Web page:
It's a question I'm often asked by calorie-conscious clients in my private practice: What can I drink besides plain, boring water?
Of course, there are plenty of options to quench your thirst besides tap water. Soft drinks, diet soft drinks, fruit juice, flavoured waters, vitamin-enriched waters, milk, soy beverages, even coffee and tea contribute to your daily water requirements.
But while all of these beverages hydrate your body, they're not created equal when it comes to weight control or health. It's as important to consider what you sip each day as it is what you chew.
Your body can't live without water. It delivers oxygen and nutrients to cells, flushes toxins from organs, regulates body temperature, keeps your skin moist and cushions your joints. Drinking enough water can even keep your appetite in check.
So what should you drink that won't sabotage your health? I'm afraid plain water is your best hydration choice: It's calorie-free and void of additives.
If you want flavour, add sliced citrus fruit, crushed mint leaves or a splash of pomegranate or cranberry juice. Or make ice cubes from 100 per cent fruit juice and add two to a glass of water.
Sparkling water, such as club soda or mineral water, is another option for folks who find flat water boring. Despite the myth that carbonated water robs calcium from your bones, there's not a shred of evidence to support this.
If mineral water is your main source of water, be mindful of sodium. Naturally occurring, sodium is listed on the label in parts per million, equivalent to milligrams of sodium per litre.
San Pellegrino is virtually sodium-free with 43 milligrams per litre, or 10 milligrams per 250 millilitres. Apollinaris delivers 102 milligrams of sodium per 250 ml (410 mg/l), so go easy on how many glasses you gulp each day. (Adults aged 19 to 50 need 1,500 milligrams of sodium per day; older adults require 1,200 to 1,300,)When deciding what else to drink, you also need to consider calories, refined sugar, artificial sweeteners, chemical additives and caffeine.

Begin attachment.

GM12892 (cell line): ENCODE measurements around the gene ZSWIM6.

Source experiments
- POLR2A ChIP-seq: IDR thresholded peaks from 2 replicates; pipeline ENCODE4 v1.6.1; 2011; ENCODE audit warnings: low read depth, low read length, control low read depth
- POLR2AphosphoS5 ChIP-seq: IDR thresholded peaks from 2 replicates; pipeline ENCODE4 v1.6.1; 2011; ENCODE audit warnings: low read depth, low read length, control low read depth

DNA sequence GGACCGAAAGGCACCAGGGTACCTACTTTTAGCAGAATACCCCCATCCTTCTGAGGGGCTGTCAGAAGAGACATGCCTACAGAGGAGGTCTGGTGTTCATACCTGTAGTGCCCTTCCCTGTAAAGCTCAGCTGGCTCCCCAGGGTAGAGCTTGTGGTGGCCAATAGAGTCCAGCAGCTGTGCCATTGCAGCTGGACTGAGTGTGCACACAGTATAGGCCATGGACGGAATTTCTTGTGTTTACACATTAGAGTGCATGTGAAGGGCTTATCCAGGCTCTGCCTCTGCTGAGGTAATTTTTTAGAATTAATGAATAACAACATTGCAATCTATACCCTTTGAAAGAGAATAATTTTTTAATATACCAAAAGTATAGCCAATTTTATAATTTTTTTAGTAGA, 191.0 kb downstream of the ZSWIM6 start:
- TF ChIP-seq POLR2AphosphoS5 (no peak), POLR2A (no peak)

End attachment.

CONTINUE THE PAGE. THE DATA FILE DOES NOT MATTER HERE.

Experts recommend that your beverage intake not exceed 14 per cent of your daily calories. That's because sipping too many calories can lead to weight gain.
Unlike when they've eaten a larger meal or snack, people don't compensate by eating less later when they've consumed a high-calorie drink. The body doesn't register liquid calories as carefully as it does calories from solid food.
If you're consuming 2,000 calories a day, you shouldn't drink more than 280 of those calories (say, 500 ml/16 ounces of 1 per cent milk and 175ml/six ounces of Gatorade).
If you're following a 1,500-calorie-a-day weight-loss plan, liquid calories should not exceed 210 - the equivalent of a Starbucks Grande non-fat latte and 175ml/six ounces of orange juice.
Here's how other beverages stack up when it comes to health. (You might find that plain old water isn't so boring after all.)
The term "soft drink" refers to any beverage with added sugar or other sweetener and includes pop, fruit punch, lemonade, sweetened iced tea, sweetened powdered drinks such as Kool-Aid and sports and energy drinks.